TimesNewRoman

5+ Year Member
May 14, 2013
2,519
2,338
Status
Attending Physician
As someone going through the match process now, regional bias is a major, if not the major, factor in where you will be invited to interview. If you do not have any connections to a certain location, it is very unlikely you will be invited to interview there. I applied all over the country, and all but a single interview I was offered was within driving distance. Residency programs do not want to waste time inviting people who will not rank them highly because they have no ties to the region, and even more importantly, they do not want to match candidates from the opposite coast who will be miserable and quit halfway through so they can move closer to their family. If you are deadset on doing residency in a certain location you have never lived before and have no family in, you should attend a nearby medical school.

You're making a bigger deal of this than reality. I'm an intern now. I went to a med school with no name recognition (read:state school, relatively new, bottom quarter of research funding). I killed my boards, got great grades, AOA and great rec letters. I got interviews everywhere. There were two programs in NYC I was competitive for and didn't get an interview, that was likely regional bias.

No one says "oh, you're from the west coast/south/NYC/wherever, you probably don't want to go to Harvard/Hopkins/Stanford. They may say "you're from NYC, you probably don't want to come to middle Tennessee state...."

To those of you who are premeds with big eyes for big names, remember that almost no jobs care where you went to med school. And Freddie and Fannie certainly don't care. All they care is that you end up paying back that whopping six figure debt, +/- undergrad debt.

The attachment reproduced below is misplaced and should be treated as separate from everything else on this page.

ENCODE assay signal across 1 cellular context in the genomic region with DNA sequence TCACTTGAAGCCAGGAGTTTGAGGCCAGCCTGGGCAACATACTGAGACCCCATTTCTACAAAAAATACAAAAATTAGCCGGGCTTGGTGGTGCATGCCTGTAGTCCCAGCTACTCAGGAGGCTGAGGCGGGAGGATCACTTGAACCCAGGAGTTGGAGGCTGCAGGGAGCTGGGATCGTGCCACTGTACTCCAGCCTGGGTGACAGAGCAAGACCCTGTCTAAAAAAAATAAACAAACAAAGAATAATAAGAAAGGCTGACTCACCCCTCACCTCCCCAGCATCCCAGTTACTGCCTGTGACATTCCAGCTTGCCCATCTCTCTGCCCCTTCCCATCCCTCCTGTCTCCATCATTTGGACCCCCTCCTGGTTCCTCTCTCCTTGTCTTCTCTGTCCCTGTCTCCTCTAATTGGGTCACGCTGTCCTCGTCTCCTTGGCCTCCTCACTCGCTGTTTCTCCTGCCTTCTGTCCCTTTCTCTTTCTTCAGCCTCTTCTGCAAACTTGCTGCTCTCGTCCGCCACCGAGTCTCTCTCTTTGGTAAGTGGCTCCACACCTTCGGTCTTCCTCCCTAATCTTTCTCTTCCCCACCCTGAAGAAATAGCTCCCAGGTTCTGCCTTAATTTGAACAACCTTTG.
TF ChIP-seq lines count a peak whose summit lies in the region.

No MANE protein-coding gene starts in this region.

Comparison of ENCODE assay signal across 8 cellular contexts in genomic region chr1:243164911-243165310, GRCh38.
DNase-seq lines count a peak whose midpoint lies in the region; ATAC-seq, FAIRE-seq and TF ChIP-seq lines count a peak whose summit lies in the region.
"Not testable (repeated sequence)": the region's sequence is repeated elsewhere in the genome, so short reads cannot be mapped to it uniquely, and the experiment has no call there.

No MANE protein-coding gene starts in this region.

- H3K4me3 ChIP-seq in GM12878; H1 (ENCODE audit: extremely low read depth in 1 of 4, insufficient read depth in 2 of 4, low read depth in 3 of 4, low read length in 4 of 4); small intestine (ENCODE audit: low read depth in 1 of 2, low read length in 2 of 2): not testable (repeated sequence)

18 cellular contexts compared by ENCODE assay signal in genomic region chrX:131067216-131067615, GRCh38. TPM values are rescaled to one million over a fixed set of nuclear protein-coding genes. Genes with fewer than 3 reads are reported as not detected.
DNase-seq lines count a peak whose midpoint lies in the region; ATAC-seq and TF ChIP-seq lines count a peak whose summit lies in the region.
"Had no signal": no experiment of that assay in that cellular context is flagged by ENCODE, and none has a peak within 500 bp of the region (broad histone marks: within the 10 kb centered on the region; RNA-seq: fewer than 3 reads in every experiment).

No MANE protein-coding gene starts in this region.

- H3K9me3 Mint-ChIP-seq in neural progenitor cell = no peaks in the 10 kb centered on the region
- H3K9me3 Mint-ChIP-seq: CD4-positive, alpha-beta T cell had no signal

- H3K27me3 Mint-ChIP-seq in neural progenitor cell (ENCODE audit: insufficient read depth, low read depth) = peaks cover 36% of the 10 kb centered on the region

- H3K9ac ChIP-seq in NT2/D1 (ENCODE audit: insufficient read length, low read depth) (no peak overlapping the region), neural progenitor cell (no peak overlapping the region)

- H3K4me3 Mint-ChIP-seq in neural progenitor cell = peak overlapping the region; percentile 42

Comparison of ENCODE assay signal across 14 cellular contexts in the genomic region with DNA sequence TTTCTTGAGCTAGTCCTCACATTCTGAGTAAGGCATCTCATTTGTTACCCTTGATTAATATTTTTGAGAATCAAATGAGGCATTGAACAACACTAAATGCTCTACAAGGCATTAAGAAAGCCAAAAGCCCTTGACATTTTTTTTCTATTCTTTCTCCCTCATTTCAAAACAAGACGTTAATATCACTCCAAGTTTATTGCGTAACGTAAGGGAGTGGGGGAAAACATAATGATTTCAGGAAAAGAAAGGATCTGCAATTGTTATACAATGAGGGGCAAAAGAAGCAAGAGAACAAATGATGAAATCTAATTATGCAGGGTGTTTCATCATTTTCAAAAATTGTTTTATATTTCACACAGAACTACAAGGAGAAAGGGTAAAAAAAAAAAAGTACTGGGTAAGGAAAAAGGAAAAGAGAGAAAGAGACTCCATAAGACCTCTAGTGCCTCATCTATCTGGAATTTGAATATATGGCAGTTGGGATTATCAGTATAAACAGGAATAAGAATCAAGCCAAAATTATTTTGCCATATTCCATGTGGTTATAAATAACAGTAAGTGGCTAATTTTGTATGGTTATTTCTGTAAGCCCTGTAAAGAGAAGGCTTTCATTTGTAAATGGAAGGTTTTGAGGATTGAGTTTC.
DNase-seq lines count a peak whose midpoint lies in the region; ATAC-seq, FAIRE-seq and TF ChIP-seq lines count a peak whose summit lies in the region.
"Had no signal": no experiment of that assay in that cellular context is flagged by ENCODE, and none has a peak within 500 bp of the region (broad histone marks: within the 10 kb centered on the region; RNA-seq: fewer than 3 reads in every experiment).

Reimbursement in medicine is changing. A degree from Harvard would be great and all, but if it changes your debt load significantly, it's not worth it. The financial decisions you make now will greatly affect the rest of your life.

This is coming from someone who, again, went to state school because it was crazy cheap, lived at home part time, worked off jobs and made it out with under 6 figures of debt with minimal help from my family. It can be done.
 
  • Like
Reactions: solitarius

mvenus929

10+ Year Member
Jul 6, 2006
6,855
1,629
Status
Fellow [Any Field]
As someone going through the match process now, regional bias is a major, if not the major, factor in where you will be invited to interview. If you do not have any connections to a certain location, it is very unlikely you will be invited to interview there. I applied all over the country, and all but a single interview I was offered was within driving distance. Residency programs do not want to waste time inviting people who will not rank them highly because they have no ties to the region, and even more importantly, they do not want to match candidates from the opposite coast who will be miserable and quit halfway through so they can move closer to their family. If you are deadset on doing residency in a certain location you have never lived before and have no family in, you should attend a nearby medical school.
As someone also on the interview trail, I disagree. I've been offered just as many interviews out west as I have out east. It is dependent more on the interests of the applicant and the program in question than it is to regional ties. There was a huge thread in the eras forum about this recently, and the IM program people there specifically stated that they don't care so much about ties to the area.